A pre-loved paathiram project

Bringing the limelight back to traditional vessels is Paathira Kadai through which brothers Ravisankar and Surya VM are thrifting some of  their heirloom treasures

Published: 12th April 2022 06:58 AM  |   Last Updated: 12th April 2022 06:58 AM   |  A+A-

Express News Service

CHENNAI: It’s not often that we acknowledge the tangible legacy inherited from our ancestors. It could be a piece of antique jewellery, a rare souvenir, or a vintage car awaiting a new lease of life. For brothers Ravisankar and Surya VM, it was a box full of heirloom kitchenware left behind by their great grandmothers. And, as luck would have it, the true value of the collection they possessed for years was only recently brought to their attention through their two-year-old passion project MuraiVaasal. 

Small steps for a large cause

This discovery gave way to a meaningful, small-scale initiative called Paathira Kadai through which the duo revives traditional kitchenware by collaborating with artisans. “We’ve so far displayed our tulsi madam, brass coffee davarah set, a brass urli decked up with flowers, a five-faced kuthuvizhaku, bronze vessels that double up as planters or a copper boiler, along with our vibrant kolams. We did not see much beyond its aesthetic value. But upon many inquiries from people, our perspective towards the collectables changed for good,” shares Surya. 

Despite the initial hiccups, the pandemic-birthed project seems to have taken off well with time. Depending on the demand for a product, the brothers travel to work with independent artisans around Madurai and Kumbakonam. “Barring the heirloom pieces our mother is sentimental about, we’ve been open to selling some from our collections, similar to thrifting. But largely, we’ve been equally sourcing from outside. One of our latest bulk orders was for Chettinad arival manai, which also comes with a coconut scraper, made of teak wood and painted with natural colours; we were sold out instantly. The page is updated with a fresh list of available stock, every day,” informs Surya. 

Some of the other offerings include brass idli pot, vengala vati, paavai vizhaku, prasadha thooku, Kumbakonam kudam, vadi thooku, brass sambadam and eeya sombu. “We recently shipped 50 coffee davarah sets abroad. Despite the exorbitantly priced courier charges, people seem to have a craze for these items. Orders have also been coming in from Coimbatore, Tirupur, Hyderabad, and even Malaysia. Packing, however, is a challenge. We use hay to cushion the objects safely inside the couriers to prevent breakage,” notes Surya.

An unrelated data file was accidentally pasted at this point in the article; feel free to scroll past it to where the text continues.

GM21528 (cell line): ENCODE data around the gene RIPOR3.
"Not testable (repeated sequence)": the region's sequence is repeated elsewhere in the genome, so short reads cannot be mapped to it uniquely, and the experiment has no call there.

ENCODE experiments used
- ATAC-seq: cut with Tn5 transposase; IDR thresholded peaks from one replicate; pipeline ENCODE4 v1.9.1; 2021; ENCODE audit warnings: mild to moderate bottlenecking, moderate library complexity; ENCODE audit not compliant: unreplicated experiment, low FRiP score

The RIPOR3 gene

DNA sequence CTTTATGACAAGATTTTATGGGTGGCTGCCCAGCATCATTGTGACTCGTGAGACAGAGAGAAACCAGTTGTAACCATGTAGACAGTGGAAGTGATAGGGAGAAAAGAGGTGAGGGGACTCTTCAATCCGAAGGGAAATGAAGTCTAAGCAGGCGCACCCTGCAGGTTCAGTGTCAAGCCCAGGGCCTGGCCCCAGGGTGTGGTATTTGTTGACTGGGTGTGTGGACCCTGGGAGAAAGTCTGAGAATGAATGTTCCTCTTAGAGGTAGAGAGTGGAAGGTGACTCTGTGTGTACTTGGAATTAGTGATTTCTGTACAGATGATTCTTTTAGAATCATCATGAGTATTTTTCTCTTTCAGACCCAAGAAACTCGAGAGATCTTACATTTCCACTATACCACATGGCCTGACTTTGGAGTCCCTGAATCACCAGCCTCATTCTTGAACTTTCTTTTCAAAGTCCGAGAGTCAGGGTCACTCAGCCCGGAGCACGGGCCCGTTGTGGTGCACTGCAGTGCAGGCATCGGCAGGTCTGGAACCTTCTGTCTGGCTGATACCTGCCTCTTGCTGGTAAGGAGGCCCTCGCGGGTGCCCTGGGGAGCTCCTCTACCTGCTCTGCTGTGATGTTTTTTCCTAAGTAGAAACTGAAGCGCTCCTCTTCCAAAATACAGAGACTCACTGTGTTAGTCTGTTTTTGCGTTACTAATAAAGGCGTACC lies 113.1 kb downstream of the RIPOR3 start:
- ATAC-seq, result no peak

Going the extra mile

The brothers believe that the initiative is the best way to connect with like-minded people, preserve some of the handmade crafts on the verge of dying, and provide employment opportunities to struggling artisans.

“There’s always demand for antiques but people tend to overspend. There are a handful of artisanal vessel shops doing an incredible job. While another set of players in the market is trying to replicate authentic techniques at a cheaper quality, we don’t see either of these segments as competitors, as our priorities are different. We want to offer good pricing and quality for our products,” he says. 

Besides building a prospective business out of it, the brothers are determined to spread the word about the importance of preserving traditional vessels for posterity. “Every object has a story to tell if we care to notice and listen. We’ve become more responsible with handling and maintaining our collection at home. We regularly oil the vessels to prevent them from getting oxidised. Perhaps, if all of us maintain our possessions well, they can last for a lifetime. It’s been a big learning experience for us,” he concludes. 

The duo is open to taking bulk orders for corporate gifting. The delivery time differs for locations. They ship across India. 

Visit @paathira_kadai on Instagram


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